I have some fun stuff I’d hoped to introduce this week but see the part above about those penciled, lower-case “p” plans. I may feel differently next week. Or I may not. Because even though I want to choose life — the whimsical, the beautiful, the silly — I can’t dish up that sort of fare right now. At least not today. I guess what I’m saying is thanks for grace.

And will you pray for my dear friend and for her hurting family? They are walking through harder days than I can imagine.

Day 31: 3 Simple Truths to Bring You Back Home When You’re Stressed About Educational Decisions

31 days final big button

While you’re stressing over college prep versus AP or the classical private school vs. the public charter school, there’s a single parent who’s simply grateful for public school, afternoon care, and the school bus.

As I mutter about my school frustrations, there’s a mom half a world away who knows that the education of her children is the ticket for her family’s survival. In developing countries, every additional year of education can increase a person’s future income by an average of 10%.*

And guess how much of the world even holds college degrees? Less than 7%.

It’s all relative, isn’t it? When we’re surrounded by privilege {and if you’re reading this, you’re probably in the top 4-5 percent of the world’s wealthiest}, our grasp on the essentials is rather skewed. I’m not saying our decisions don’t matter because they absolutely do. And I’m definitely not saying God doesn’t care about our American middle-class concerns simply because there are needier people to worry about. He cares so much. If He knows when a hair falls from our head, how much more does He care about the education of our children? But our definition of the “best” for our kids and His definition of the “best” aren’t always the same.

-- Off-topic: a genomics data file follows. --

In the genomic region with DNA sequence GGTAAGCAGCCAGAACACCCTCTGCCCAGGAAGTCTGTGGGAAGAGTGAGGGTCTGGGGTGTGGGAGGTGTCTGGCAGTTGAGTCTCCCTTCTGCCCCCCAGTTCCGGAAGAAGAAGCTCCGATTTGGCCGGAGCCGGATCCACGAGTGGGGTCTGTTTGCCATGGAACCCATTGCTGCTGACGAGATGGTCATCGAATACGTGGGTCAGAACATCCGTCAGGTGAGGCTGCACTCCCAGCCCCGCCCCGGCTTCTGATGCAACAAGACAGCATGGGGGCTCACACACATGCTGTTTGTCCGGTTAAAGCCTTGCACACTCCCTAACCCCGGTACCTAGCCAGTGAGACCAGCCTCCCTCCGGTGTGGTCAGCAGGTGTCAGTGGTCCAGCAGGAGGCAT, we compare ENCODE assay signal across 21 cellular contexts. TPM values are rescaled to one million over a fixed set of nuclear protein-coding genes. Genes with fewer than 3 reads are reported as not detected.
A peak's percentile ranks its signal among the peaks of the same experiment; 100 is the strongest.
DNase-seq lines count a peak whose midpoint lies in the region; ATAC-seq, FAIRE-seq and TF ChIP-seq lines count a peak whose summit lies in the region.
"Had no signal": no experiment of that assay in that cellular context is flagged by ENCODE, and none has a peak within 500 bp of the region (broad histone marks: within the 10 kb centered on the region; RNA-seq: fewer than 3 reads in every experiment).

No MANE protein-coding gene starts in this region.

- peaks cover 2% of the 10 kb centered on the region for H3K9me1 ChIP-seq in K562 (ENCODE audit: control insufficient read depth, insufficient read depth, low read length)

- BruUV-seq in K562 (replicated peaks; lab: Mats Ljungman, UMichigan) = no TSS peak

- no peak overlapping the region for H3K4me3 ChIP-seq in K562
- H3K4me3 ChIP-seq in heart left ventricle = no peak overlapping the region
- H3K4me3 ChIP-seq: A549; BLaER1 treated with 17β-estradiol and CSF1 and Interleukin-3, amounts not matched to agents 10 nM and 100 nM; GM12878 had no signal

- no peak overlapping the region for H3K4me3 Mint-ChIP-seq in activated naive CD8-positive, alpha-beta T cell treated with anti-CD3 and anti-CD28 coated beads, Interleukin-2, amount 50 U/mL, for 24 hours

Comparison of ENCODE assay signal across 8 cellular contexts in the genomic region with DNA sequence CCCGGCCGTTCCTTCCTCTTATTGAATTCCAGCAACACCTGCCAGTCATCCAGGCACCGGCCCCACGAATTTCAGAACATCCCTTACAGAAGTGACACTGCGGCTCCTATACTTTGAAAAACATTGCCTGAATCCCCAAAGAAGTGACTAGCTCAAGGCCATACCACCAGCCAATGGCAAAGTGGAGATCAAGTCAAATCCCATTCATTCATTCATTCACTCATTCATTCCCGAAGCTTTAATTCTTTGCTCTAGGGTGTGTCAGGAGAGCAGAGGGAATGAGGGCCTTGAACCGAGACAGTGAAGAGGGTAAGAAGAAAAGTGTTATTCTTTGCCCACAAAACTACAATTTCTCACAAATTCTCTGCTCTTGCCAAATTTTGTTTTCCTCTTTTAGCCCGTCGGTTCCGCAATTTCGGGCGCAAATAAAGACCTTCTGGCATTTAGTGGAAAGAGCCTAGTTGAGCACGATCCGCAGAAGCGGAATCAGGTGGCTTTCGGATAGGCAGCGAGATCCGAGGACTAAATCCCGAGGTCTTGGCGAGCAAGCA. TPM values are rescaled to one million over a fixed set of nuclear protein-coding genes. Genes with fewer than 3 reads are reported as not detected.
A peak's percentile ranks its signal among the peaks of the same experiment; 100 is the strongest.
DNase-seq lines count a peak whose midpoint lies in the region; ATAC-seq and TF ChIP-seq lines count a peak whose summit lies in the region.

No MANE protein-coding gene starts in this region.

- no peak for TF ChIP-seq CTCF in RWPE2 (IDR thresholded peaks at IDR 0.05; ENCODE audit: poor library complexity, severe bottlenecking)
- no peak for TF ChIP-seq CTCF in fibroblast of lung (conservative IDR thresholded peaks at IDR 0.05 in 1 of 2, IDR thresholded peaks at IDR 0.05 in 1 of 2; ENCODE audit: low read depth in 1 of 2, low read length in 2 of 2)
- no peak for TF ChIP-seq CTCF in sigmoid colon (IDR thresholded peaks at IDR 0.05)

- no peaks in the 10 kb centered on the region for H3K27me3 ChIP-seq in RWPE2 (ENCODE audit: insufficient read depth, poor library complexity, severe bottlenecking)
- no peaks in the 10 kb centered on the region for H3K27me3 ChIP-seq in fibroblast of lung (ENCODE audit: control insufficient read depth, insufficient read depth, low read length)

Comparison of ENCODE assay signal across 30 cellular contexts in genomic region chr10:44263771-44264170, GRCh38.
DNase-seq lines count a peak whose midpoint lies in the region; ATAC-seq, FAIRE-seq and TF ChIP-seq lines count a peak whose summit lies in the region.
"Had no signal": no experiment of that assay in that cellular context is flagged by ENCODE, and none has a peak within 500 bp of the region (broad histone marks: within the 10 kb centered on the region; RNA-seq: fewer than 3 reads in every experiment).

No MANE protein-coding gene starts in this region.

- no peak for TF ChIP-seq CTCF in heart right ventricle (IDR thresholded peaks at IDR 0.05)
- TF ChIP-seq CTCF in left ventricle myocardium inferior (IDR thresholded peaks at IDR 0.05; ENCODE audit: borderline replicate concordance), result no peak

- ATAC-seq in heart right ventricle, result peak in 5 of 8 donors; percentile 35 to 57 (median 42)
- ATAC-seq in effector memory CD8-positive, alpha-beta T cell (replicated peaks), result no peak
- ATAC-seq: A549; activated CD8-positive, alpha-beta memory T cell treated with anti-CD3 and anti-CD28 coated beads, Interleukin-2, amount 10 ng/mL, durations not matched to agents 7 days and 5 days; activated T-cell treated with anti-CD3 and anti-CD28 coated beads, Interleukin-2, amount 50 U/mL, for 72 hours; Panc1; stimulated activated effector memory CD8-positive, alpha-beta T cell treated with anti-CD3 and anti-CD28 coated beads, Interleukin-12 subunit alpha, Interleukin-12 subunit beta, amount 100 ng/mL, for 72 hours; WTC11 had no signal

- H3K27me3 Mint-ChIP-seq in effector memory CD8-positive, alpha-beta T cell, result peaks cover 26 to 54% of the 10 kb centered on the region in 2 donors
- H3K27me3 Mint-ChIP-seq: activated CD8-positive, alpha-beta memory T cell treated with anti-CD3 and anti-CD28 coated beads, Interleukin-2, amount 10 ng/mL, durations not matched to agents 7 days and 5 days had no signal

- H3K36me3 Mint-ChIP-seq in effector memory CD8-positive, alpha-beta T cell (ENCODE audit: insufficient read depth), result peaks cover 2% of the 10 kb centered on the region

In the midst of decisions and stress, it’s helpful to take a step back and consider the basics. For me, simple truths can serve as a reset button when I don’t know which way is up. Maybe it’s the same way for you. Here are three perspective-builders when indecision swirls within your head and anxiety grabs hold of your heart:

1. Parents around the world would sacrifice everything for the options that we actually deem sub-par.

Sometimes we have to rest in what should be the most obvious truth but is often the most overlooked: our kids are getting an education. And not only are they getting an education, we actually have options about the kind of education they’ll receive. These are luxuries in most of the world. I don’t write these words to induce guilt. I write them to invite gratitude.

2. Education is so much more than thirteen years plus a college degree.